July Westhale


For Eloise Klein Healy

What is it, anyway, that fills you

if not matter in a void? I never wanted
to be one of those lesbian poets
who writes about their mothers—So don’t
she says, and the line goes dead.
What is the mole hill without the mole,
a kitchen table without placemats, Sunday
without the phone? This is a time when most
are making long-distance calls if they have to
and driving over for dinner if they don’t.
Add an ‘s’, and it smothers, is what I’m telling myself.
That reliable absence is a way to know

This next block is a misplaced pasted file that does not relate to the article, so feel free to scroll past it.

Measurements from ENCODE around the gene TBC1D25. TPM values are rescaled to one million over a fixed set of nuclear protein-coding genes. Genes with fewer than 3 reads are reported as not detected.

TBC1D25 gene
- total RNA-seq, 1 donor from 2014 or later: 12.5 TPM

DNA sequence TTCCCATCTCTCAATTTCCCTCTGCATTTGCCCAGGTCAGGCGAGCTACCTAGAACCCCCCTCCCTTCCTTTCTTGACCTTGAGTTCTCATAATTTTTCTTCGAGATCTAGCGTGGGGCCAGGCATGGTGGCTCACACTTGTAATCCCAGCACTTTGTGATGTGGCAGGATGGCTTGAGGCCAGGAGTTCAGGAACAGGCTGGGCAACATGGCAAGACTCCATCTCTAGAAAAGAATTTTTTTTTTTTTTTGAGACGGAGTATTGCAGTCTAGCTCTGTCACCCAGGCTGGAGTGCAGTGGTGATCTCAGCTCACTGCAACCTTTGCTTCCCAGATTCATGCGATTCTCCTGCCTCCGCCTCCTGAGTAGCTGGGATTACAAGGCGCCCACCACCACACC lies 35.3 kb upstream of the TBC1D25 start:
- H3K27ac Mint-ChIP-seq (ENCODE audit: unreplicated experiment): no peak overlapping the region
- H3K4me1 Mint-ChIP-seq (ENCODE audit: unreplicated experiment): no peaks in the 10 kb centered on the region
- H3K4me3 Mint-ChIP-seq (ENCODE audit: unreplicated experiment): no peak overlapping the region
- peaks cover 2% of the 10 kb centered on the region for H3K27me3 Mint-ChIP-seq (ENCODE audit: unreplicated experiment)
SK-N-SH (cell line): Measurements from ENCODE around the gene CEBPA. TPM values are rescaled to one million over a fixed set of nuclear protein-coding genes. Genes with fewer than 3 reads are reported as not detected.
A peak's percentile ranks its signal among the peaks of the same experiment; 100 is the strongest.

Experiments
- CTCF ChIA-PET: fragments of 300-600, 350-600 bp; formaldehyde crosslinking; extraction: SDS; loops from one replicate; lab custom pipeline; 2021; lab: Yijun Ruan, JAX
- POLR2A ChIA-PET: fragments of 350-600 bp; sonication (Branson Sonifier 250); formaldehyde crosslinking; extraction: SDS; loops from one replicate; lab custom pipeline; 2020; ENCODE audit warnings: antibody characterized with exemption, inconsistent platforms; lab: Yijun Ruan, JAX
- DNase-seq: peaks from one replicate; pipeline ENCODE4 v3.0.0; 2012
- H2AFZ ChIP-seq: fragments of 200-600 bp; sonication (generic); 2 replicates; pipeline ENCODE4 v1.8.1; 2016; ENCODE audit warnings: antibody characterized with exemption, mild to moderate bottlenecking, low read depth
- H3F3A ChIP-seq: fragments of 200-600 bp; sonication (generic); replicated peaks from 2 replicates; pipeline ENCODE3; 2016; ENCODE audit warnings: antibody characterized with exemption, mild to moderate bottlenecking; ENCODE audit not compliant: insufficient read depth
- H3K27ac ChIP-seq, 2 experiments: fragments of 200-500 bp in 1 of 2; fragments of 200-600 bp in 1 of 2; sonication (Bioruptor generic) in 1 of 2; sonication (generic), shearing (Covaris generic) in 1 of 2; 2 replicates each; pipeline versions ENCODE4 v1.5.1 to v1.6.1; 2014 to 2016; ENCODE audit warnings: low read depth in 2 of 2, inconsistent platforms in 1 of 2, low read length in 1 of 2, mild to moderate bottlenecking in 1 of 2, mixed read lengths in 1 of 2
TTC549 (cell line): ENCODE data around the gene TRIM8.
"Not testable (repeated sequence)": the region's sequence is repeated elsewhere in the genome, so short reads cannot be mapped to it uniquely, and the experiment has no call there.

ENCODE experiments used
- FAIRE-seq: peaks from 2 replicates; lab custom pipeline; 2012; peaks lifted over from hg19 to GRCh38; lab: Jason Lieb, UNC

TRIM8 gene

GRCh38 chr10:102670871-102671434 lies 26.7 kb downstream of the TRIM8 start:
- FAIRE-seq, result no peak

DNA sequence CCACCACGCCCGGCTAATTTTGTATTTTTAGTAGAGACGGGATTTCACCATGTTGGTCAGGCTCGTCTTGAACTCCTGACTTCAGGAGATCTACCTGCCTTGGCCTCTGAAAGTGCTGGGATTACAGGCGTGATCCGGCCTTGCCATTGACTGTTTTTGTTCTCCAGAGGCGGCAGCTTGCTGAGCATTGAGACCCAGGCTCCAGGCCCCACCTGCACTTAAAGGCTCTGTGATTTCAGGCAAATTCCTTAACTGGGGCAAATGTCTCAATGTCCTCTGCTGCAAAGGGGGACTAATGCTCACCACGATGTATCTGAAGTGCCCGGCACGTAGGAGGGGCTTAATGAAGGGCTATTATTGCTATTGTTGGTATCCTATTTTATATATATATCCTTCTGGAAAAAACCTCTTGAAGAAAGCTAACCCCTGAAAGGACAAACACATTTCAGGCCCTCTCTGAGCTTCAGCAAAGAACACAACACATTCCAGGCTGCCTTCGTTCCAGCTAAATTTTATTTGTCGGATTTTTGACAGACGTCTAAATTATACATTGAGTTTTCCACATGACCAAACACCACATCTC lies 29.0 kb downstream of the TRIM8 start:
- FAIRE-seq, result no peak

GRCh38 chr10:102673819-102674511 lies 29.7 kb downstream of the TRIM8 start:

you come from everything. This way,
you make the map and the legend.

Today people, grown and not, are walking in stride
with bodies who bore them, who bear them still,
who bear them empty, who say they are the promise
of everything, the gift of wanting, who let the phone ring
once before answering, I’m here.


July Westhale is a Fulbright-nominated poet, activist, and journalist. She has been awarded residencies from the Lambda Literary Foundation, Sewanee, Napa Valley, Tin House and Bread Loaf. Her poetry has most recently been published in Adrienne, burntdistrict, Eleven Eleven, Sugar Mule, The East Bay Review, 580 Split, Quarterly West, and PRISM International. She is the 2014 Tomales Bay Poetry Fellow. www.julywesthale.com